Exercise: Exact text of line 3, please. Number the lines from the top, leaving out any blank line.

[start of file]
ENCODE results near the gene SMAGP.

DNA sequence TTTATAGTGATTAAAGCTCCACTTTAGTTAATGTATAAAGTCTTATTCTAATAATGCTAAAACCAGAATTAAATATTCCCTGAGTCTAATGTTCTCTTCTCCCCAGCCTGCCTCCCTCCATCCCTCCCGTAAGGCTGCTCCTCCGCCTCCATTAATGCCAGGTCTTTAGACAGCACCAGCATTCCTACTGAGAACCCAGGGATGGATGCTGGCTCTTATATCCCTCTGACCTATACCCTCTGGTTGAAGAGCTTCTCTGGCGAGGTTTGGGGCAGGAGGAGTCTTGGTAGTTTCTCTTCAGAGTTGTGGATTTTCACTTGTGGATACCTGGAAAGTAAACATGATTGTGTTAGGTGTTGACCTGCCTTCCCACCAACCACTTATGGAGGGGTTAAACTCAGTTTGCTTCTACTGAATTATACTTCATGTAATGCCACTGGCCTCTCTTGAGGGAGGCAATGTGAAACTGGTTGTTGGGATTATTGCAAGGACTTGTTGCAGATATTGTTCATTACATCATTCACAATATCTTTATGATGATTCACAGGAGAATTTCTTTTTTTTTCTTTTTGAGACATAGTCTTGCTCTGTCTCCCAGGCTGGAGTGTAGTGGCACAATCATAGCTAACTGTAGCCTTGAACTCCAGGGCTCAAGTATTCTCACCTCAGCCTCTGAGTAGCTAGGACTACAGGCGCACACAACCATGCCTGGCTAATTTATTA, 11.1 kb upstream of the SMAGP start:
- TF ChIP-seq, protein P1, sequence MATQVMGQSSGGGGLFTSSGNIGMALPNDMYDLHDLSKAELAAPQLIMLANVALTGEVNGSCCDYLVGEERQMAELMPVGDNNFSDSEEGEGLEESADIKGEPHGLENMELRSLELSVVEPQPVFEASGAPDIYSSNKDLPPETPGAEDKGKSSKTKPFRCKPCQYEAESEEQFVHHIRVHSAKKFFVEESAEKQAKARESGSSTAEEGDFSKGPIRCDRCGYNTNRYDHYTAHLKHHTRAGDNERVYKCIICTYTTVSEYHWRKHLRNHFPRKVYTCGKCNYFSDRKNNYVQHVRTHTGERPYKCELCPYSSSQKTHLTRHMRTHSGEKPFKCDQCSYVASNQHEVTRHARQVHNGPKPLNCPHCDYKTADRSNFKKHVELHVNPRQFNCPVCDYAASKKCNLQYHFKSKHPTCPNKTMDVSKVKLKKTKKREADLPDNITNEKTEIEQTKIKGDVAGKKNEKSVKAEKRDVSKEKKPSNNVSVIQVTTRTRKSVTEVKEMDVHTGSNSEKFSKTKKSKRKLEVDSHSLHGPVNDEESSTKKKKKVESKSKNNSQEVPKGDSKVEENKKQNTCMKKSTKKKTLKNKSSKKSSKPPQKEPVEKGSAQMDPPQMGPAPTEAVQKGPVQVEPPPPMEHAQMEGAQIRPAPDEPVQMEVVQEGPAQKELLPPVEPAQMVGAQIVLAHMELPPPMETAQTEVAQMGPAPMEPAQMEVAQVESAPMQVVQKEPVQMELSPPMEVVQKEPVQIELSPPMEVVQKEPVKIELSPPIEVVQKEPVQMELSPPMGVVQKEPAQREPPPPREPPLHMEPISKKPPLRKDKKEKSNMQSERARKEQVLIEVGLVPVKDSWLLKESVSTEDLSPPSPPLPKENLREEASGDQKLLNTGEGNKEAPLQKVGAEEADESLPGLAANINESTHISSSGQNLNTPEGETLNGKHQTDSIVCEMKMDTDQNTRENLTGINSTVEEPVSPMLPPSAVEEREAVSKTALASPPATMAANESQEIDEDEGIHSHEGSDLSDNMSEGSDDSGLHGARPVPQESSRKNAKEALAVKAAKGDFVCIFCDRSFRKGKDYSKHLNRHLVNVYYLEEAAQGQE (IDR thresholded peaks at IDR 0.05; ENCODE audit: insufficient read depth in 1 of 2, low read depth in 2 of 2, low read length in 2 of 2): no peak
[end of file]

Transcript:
- TF ChIP-seq, protein P1, sequence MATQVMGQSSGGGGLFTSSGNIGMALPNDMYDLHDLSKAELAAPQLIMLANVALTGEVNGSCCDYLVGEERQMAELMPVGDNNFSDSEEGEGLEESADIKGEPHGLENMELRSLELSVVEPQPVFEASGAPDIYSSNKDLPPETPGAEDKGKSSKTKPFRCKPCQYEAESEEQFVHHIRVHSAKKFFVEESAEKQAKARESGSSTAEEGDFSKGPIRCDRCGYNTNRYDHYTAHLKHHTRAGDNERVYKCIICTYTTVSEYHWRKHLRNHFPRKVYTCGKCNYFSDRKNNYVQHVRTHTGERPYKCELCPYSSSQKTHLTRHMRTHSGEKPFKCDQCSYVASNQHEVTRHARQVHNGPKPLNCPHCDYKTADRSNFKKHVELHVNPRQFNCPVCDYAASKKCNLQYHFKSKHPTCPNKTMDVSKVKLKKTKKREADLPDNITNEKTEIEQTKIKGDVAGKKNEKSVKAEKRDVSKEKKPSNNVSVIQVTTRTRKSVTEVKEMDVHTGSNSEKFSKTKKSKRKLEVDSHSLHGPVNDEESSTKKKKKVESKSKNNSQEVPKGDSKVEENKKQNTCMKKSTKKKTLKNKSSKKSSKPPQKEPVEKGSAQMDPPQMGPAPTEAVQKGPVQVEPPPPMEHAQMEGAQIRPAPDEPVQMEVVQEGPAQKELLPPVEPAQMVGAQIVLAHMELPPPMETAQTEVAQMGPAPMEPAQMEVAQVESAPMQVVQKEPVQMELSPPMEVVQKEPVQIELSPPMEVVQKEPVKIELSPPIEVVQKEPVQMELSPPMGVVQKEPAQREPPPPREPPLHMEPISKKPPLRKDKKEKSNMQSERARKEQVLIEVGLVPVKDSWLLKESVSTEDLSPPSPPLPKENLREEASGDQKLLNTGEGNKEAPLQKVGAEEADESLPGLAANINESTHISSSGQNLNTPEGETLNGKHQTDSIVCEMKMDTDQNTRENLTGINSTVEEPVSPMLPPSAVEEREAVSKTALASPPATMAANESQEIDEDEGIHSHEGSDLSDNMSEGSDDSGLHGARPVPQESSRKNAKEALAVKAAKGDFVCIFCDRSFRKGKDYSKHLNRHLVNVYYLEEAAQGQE (IDR thresholded peaks at IDR 0.05; ENCODE audit: insufficient read depth in 1 of 2, low read depth in 2 of 2, low read length in 2 of 2): no peak